Magnitude of Child Support Delinquencies

According to the U.S. General Accounting Office (GAO), child support delinquencies currently amount to over $56 billion. Other estimates put arrearages including those not reported to the government, as high as $200 billion.

Child support arrears grow at a rate of $125 per second, $7,500 per minute and $450,000 per hour. Average consumer debt is $300 while average child support arrears total $10,000.

According to a 1995 GAO report, state agencies and counties in 37 states are either currently contracting with or are planning on contracting with private collection firms to recover past-due child support.

Of the $13 billion listed as receivable child support handled by government IV-D agencies. $6.9 billion was collected in fiscal year 1993.

Wage garnishment off-set of state or federal refunds, and withholding of unemployment compensation are the most successful methods of collecting child support by government, accounting for 63.6 percent of total collections in FY 1993. Child support is not dischargeable under bankruptcy.

Obstacles affecting the current government child support collection system include:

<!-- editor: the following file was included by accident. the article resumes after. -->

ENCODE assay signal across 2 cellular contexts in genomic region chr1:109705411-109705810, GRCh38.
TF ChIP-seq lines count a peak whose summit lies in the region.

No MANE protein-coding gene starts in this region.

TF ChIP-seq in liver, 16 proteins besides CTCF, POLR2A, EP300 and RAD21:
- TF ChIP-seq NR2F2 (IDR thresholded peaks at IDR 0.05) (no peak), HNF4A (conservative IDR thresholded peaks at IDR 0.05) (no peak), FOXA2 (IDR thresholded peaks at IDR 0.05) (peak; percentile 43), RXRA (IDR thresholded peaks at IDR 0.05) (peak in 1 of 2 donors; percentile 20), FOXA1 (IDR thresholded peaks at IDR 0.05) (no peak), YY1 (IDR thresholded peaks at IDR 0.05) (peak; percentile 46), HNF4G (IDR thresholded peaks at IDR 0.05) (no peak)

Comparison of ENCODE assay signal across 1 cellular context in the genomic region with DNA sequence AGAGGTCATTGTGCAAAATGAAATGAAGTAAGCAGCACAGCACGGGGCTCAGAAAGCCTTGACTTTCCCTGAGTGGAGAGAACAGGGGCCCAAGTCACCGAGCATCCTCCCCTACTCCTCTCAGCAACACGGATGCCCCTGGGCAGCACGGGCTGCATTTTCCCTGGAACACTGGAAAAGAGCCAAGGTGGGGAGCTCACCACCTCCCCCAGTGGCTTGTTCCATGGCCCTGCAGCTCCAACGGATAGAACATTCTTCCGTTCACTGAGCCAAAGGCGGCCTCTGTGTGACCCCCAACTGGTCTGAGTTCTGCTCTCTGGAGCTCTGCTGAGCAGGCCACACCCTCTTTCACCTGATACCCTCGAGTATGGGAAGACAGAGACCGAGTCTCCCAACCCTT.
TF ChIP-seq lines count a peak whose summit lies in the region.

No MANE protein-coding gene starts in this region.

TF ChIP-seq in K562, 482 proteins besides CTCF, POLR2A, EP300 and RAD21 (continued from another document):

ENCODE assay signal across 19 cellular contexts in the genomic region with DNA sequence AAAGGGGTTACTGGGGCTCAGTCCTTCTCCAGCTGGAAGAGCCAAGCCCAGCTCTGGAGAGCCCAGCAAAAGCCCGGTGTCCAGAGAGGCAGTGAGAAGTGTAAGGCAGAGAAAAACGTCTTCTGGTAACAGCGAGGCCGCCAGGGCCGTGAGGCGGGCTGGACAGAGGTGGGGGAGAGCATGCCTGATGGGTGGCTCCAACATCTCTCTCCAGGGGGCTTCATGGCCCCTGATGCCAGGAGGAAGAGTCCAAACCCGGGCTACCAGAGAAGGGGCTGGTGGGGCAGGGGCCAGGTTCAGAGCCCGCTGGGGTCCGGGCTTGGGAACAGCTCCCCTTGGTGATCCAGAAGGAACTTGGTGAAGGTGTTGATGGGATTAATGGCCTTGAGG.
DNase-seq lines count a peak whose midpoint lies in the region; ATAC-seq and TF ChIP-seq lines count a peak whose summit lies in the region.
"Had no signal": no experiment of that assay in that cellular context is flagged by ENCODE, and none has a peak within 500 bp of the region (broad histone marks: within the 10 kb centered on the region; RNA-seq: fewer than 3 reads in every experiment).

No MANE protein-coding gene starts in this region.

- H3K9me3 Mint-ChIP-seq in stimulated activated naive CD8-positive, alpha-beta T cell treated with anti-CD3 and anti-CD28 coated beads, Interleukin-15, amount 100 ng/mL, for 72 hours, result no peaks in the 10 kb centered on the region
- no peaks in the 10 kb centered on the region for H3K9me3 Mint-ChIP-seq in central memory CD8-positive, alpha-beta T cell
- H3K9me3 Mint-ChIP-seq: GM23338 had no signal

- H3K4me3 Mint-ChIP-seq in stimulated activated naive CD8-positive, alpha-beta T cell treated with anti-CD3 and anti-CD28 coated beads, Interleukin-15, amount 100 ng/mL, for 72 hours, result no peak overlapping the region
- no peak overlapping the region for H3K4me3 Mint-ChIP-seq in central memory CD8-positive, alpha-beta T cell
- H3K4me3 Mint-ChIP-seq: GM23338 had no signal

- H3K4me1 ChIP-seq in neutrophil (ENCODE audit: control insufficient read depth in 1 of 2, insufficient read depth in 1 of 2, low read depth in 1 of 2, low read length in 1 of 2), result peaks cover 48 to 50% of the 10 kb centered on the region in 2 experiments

1. lack of automation
  2. State and federal budget cuts resulting in the termination of training for judges,
    personnel and legislatures relating to child support enforcement
  3. unattachable income of self-employed parents the absence of uniform interpretation of laws and regulations.

In August 1996, Ohio passed landmark legislation allowing government to charge the non-paying parent a collection fee when using private collectors as an enforcement mechanism.

There are three approaches to collecting due child support: A custodial parent can contract directly with a private collector; a custodial parent can contract with the state or county; or the state or county can contract with a private collector.

The collection of child support does not fall under the Fair Debt Collection Practices Act. Recently, the U. S. 4th Circuit Court of Appeals ruled in Mabe vs. G. C. Services Limited Partnership (32 F. 3rd 86, January 1995) that since the collection of child support results from a court order and not a consumer transaction, the FDCPA does not apply.

For more information contact:

U.S. Department of Health and Human Services Office of Child Support Enforcement (OCSE)
Washington, D.C. 20001
(202) 401-9200

National Child Support Enforcement Association
44 North Capitol Street, #613
Washington, D.C. 20001
(202) 624-8180

TEL (612) 926-6547 FAX (612) 926-1624





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